Smart software solutions that are cheap — or free


Having just spent hundreds, or perhaps thousands, of dollars on a computer that will inevitably become the cornerstone of your very life, it’s easy to forget that apps costs money too — a lot of it, in some cases! And since textbooks and tuition are expensive enough, here’s some smart software to help you save more money where you can.

Lots of people use Skype for free audio and video calls between friends and family. But what many don’t realize is that, for just $3 per month, you can make unlimited long-distance phone calls to cellphone numbers or landlines anywhere in North America. That’s far cheaper than what your cellphone carrier would charge. And with free Wi-Fi in practically every coffee shop and shopping mall in existence, you can use Skype from your smartphone and avoid wasting local minutes in a pinch.

Meanwhile, one of the benefits of living in Canada is — oh, who are we kidding. When it comes to streaming movies and TV shows, there aren’t many. South of the border, however, things are bit different. Netflix has a larger catalogue of movies you actually want to watch. For recently aired television shows, you get Hulu. And of course, there’s the knowledge that even the smallest of YouTube clips will almost always be available in your region, no geoblocks in sight.

You could bemoan our country’s ongoing status as a technological backwater — or, with a handy app called TunnelBear, make it appear as if you’ve been living in the U.S. all along. TunnelBear routes all of your internet activity through a virtual tunnel to the U.S., and for $5 per month, gives you unlimited access to all that’s fit to stream. If the BBC is more your thing, you can flip a switch to have your internet connection routed through the U.K. instead. There’s even a TunnelBear for iPad and iPhone, in addition to the usual Mac and Windows support.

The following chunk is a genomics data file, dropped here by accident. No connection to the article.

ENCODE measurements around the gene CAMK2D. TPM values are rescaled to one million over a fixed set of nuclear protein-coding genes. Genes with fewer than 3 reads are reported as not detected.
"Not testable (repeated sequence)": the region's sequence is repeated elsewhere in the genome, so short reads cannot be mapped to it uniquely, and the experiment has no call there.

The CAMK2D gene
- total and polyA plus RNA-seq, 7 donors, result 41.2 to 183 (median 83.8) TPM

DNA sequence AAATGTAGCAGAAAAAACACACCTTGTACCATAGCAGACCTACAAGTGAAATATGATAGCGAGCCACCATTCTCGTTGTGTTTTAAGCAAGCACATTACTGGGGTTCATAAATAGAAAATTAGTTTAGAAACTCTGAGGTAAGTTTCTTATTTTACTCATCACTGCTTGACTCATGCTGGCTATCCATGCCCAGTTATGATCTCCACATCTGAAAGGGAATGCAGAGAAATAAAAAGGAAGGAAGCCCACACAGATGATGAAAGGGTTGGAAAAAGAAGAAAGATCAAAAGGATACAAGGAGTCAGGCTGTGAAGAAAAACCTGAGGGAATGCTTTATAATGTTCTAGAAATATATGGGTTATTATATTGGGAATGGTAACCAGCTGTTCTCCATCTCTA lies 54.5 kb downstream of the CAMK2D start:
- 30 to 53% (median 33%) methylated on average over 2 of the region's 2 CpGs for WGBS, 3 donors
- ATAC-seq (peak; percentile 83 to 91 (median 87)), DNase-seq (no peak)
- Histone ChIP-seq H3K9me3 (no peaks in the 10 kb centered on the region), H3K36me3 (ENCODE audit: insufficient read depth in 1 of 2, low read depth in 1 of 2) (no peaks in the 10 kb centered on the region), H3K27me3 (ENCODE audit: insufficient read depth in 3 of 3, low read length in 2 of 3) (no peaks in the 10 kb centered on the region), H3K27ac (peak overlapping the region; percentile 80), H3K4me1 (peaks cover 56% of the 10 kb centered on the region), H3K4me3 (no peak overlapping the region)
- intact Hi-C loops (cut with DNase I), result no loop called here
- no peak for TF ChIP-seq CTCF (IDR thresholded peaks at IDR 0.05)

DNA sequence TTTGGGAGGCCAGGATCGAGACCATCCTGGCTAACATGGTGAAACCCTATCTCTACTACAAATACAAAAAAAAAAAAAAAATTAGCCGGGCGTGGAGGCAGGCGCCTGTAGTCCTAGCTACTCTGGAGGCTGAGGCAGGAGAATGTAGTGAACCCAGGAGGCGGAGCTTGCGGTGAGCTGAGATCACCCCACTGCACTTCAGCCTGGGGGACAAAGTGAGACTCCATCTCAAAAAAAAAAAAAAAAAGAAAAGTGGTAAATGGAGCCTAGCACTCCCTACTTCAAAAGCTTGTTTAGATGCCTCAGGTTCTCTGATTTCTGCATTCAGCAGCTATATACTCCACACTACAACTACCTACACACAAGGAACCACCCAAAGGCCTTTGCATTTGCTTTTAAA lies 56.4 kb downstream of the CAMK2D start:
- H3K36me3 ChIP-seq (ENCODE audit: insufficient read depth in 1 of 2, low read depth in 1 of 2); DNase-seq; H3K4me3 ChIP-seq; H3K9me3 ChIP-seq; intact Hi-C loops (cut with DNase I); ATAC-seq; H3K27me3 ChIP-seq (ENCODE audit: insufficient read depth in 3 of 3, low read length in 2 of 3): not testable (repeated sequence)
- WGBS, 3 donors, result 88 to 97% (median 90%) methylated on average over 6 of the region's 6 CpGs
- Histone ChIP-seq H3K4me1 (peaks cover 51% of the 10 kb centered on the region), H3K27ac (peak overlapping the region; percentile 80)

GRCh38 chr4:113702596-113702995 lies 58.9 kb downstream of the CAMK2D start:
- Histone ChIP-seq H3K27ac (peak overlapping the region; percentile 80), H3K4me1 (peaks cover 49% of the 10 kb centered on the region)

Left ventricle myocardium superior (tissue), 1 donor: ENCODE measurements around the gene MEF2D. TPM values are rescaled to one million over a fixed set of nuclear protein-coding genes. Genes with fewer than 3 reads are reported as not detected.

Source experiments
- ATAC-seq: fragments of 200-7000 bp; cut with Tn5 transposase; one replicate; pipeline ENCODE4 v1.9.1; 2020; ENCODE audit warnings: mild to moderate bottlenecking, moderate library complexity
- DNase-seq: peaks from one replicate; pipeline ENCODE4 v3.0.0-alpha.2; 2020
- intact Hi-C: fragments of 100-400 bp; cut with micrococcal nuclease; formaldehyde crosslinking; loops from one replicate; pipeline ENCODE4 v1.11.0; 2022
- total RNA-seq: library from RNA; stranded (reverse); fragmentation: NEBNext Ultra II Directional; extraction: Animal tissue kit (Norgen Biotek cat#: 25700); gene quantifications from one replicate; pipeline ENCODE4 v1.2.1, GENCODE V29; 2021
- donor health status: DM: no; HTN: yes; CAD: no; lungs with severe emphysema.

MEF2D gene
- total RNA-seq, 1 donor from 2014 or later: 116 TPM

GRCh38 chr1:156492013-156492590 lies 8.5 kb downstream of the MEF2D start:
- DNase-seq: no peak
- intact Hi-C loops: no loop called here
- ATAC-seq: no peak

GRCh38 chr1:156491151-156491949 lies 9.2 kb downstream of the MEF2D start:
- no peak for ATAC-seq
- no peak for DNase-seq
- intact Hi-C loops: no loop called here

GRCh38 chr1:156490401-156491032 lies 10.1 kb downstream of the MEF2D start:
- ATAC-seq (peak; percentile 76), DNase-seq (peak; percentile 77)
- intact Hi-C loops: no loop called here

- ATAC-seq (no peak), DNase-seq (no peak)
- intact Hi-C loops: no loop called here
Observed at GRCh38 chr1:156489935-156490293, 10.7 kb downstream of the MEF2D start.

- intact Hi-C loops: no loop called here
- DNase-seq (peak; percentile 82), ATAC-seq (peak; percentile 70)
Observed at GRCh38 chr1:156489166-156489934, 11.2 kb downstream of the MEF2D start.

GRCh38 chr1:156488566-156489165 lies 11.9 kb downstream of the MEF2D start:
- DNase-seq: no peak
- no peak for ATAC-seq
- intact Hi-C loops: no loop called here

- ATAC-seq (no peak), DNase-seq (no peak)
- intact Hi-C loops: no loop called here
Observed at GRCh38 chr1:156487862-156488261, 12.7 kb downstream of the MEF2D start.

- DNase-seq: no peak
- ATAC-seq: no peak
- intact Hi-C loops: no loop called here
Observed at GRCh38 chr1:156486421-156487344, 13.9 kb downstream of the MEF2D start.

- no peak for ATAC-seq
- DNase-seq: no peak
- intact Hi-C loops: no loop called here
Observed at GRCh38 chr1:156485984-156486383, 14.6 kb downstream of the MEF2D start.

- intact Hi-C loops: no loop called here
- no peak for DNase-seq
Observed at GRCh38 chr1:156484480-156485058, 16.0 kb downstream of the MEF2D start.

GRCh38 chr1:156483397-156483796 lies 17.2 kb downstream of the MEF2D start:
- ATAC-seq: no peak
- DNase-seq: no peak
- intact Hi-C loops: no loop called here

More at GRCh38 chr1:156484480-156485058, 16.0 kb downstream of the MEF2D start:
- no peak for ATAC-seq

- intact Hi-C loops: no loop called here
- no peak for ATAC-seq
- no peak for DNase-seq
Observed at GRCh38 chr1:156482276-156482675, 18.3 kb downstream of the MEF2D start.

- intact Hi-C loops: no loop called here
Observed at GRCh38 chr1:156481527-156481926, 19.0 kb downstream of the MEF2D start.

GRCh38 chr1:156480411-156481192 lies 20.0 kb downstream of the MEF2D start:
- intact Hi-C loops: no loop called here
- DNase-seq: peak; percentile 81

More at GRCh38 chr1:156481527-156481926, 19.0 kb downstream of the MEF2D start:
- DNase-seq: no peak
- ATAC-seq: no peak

But what of music? Services such as Rdio will let you stream practically all of your favourite and newly discovered artists, instantly, for less than the price of a single album. For $5 per month you gain access from any web browser on any computer, while $10 lets you sync your favourite songs and albums to your smartphone or tablet for offline listening too.

And if you’re using TunnelBear, be sure to check out Spotify. It’s an Rdio competitor that’s rumoured to be hitting Canada soon, and you can stream its entire catalogue from your browser for free (expect the occasional ad).

But it can’t be all play and no work. Adobe Photoshop, the advanced image manipulation software that everybody pretends they know how to use, comes with a hefty $250 price tag — and that’s with a student discount. If you’re on a Mac, opt for Pixelmator instead (a whopping $15 in the App Store, for a limited time). All of Photoshop’s basic tricks are here, from layer-based editing to image retouching and special effects that put Instagram to shame. Not to be left out, Windows users can download, a free image editor that does most of the same.

And what of more traditional editing — Word documents, spreadsheets, PowerPoints and the like? There are myriad free options here too. Microsoft offers an online version of Microsoft Office for basic changes to fonts and formatting. Google Drive — formerly Google Docs — is another online option in this space. And if you need something more robust, OpenOffice has long been the best Microsoft Office replacement around — and you can download it for your Mac or Windows PC for free.


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